How Capitol Community Rocked 3 Teachers’ Worlds (and Curricula)

How deep does music go? Can it change the way you see history, your community, or your work? Three New York State teachers just found out, thanks to Capitol Community, a joint effort by HeadCount and Port Chester, New York's Capitol Theatre.

IMG_6261As a Westchester County native, I grew up hearing stories from my parents about shows at The Capitol Theatre (affectionately known as "The Cap"). My dad often relived that time he jumped on stage during a Marshall Tucker Band show (and immediately got kicked out). The venue closed in 1997, so I would have to wait until its revival in 2012 to see The Cap with my own eyes.

A year later, not only have we been treated to some great music at The Cap, but the theater has also sent three area high school teachers to the Rock and Roll Hall of Fame and Museum for curriculum training. Here's how it all went down....

When Peter Shapiro, a venue owner with a knack for drawing top acts to unexpected spaces (he also owns Brooklyn Bowl), decided to reopen the legendary theater, he had more in mind than just a place for great music. He knew from the very beginning that he wanted The Cap give back to its community. He'd gotten a taste of helping others in his days at the helm of The Wetlands Preserve. And, as a board member of HeadCount, he looked to us (I'm HeadCount's Artist Relations Director) to put the pieces together.

Together, we created The Capitol Community. For most of The Cap's shows, the best seats in the house — the Presidential Box — are auctioned off to raise money for headliners' favorite charities and send local teachers to the Rock and Roll Hall of Fame and Museum's Summer Teachers Institute. The three 2012 scholarship winners (selected out of nearly 20 great applicants) had, to say the least, the time of their lives.

IMG_6248I don't think any of us could have imagined the impact that this program would have on the scholarship winners, but after sitting down with the three recipients and Gary Stern of The Journal News to hear of their experiences, I left inspired. The energy that filled The Capitol Theatre as they talked about how meaningful their time at the Hall of Fame was made every minute we've given to this program worth it. New Rochelle High School's Martin Billig, a sociology, history, and philosophy teacher, summed up for me what the experience meant for him:

"First, being treated not only as a professional, but literally as 'family.' We established a great bond, and we came together as educators, historians, with a deep respect for a music form that has been a soundtrack to our lives and a reflection of the times we've lived through. The museum is a must for anyone that has had their life affected by rock and roll. I am so indebted to the Capitol Theatre for getting involved in this program and being one of the first selected to attend."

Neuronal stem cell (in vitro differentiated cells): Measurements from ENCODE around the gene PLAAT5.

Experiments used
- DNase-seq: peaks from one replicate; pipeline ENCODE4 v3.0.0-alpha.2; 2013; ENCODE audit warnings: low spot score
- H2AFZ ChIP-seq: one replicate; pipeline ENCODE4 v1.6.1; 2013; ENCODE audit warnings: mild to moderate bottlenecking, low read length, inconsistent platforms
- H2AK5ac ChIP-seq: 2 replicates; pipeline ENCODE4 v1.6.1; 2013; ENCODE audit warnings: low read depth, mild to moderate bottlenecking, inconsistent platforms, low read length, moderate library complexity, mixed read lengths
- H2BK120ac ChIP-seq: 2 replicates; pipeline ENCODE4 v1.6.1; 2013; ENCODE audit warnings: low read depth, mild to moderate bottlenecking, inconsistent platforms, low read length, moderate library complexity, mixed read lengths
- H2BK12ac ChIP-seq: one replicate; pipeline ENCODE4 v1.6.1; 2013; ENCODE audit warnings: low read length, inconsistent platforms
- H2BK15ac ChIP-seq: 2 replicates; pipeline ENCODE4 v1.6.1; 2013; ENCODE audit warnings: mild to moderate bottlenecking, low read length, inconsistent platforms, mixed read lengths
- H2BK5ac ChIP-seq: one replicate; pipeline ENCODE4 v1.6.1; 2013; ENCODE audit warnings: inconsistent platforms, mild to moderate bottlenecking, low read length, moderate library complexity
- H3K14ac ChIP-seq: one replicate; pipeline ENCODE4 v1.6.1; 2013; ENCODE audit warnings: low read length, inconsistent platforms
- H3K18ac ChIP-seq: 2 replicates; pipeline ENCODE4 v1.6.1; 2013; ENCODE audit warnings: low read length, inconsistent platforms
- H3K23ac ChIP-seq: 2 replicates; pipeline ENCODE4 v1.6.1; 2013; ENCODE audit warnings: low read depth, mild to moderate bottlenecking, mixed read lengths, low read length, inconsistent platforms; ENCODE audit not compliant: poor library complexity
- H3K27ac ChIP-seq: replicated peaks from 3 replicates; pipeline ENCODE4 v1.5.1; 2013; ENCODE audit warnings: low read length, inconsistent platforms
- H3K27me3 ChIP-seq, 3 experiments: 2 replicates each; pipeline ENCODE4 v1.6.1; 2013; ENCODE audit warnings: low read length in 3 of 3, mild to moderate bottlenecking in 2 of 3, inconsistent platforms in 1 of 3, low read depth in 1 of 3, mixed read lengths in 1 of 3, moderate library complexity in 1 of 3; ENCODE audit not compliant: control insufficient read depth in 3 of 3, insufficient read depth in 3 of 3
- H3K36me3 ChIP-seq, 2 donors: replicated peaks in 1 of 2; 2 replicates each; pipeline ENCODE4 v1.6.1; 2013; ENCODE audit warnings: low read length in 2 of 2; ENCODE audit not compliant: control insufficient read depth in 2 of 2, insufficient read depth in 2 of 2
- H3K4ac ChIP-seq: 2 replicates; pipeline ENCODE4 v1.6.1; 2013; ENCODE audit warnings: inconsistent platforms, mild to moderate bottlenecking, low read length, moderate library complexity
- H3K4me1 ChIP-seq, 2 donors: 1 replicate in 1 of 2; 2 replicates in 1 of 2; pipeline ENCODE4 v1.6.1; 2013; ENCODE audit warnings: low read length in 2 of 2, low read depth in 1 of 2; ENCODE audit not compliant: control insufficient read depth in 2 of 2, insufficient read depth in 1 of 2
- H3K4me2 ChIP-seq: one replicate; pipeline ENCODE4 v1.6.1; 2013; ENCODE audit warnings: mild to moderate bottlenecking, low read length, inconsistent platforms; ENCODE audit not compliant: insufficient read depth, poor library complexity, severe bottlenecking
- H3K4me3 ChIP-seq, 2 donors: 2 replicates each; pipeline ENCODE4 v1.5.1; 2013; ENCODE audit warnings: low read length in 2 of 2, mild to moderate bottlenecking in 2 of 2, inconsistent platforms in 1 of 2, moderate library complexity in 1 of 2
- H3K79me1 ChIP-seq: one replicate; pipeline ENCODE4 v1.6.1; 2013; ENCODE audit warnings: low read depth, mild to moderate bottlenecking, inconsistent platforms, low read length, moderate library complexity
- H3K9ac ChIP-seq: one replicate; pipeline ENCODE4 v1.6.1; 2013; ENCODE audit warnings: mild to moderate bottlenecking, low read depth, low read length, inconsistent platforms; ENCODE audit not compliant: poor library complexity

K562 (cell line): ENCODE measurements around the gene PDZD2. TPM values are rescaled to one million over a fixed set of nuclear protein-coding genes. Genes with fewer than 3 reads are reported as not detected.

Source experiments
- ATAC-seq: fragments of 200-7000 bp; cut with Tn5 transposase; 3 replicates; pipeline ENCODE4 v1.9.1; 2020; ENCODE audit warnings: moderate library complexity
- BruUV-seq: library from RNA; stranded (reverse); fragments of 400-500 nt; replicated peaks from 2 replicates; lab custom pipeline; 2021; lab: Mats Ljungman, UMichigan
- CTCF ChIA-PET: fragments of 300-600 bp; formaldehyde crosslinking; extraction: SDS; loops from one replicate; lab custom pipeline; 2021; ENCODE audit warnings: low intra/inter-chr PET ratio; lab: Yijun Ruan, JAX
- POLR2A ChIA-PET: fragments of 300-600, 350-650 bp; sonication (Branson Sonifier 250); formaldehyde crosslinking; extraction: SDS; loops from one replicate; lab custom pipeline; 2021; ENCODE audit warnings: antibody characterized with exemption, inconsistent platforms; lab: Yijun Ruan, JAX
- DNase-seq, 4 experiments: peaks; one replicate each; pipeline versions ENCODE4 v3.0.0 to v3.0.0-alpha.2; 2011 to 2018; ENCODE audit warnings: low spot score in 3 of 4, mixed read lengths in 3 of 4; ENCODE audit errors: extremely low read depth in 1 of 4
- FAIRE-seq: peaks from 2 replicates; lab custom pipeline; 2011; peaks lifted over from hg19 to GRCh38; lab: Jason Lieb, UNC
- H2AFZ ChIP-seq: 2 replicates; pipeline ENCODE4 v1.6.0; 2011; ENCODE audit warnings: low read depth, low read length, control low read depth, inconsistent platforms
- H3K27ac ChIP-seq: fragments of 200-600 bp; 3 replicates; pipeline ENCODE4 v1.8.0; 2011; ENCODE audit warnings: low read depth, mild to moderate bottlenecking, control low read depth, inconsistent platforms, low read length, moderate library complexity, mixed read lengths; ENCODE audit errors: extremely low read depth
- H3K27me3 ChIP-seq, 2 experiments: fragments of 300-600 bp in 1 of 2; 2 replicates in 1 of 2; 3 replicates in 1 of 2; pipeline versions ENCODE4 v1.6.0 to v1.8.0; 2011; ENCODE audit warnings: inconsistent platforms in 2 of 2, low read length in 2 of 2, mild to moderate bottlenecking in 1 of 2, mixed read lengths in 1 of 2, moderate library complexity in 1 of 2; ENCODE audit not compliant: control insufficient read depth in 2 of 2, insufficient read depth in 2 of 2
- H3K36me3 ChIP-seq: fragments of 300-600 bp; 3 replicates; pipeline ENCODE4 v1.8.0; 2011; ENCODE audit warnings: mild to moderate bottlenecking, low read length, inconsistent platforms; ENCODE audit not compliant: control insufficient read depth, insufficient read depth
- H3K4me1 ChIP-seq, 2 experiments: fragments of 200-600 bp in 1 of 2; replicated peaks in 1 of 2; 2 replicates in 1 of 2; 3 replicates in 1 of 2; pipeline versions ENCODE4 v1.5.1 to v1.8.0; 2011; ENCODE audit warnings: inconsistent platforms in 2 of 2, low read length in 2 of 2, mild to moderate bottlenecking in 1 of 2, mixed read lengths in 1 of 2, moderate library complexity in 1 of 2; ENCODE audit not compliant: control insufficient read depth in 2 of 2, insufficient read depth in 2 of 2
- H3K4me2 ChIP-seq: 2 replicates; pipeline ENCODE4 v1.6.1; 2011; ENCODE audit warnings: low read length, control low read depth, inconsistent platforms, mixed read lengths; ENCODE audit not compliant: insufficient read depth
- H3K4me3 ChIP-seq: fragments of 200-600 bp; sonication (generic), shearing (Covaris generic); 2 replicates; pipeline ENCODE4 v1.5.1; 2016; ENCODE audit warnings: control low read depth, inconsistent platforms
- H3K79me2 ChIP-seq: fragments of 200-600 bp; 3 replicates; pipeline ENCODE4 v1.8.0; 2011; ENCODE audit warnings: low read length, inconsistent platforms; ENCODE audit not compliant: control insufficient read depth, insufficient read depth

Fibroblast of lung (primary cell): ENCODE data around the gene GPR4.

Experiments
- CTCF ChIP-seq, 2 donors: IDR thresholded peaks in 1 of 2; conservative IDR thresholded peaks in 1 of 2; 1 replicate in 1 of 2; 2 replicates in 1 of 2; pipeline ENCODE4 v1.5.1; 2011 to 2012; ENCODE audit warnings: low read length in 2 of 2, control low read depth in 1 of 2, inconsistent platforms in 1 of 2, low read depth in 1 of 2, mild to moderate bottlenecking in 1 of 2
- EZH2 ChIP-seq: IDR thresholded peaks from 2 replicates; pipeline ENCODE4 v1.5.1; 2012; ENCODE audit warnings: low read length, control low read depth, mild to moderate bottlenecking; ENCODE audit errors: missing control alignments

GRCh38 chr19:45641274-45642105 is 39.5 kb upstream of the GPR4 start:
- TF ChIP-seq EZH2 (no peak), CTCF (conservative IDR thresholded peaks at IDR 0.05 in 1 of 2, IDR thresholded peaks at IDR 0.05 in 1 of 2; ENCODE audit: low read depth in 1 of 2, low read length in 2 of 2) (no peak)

As Gary Stern explains in The Journal News, "seasoned musicologists explained to them how all the exhibits tie into the larger context of America’s popular, cultural and even political history," a lesson not lost on the committed educators. Riverside High School's Richard Kauffman put it in perspective. "You had blues, country, folk, gospel, all these roots of American music grow into the varieties of rock that emerged. And with the British Invasion, all these American blues musicians were going to England, and you had all these rock bands starting.” Martin Billig added, “Then they brought it back here as the invasion. There was all this crisscrossing of cultures and influences. That’s the lesson.”

Cap Comm 2These three teachers show us that music education isn't just about teaching a student how to play or read music. It's about taking diverse subjects and using music to help students access the material. As Rye Neck High School math teacher David Grazioli has it, "Rock is meaningful. It ties into emotional things. You have memories spurred by songs and artists. If you can tap into that, you can make a real difference.”

Huge thanks to all of the staff at The Capitol Theatre for helping to make this happen and to the Rock and Roll Hall of Fame and Museum for giving our scholarship winners the experience of a lifetime.

We'll be sending more teachers to the Rock Hall next year. Make sure to check out the Journal News' excellent article here for more information on the program. And if you want to sit in the best seats in the house at The Cap and make more teachers' dreams come true, visit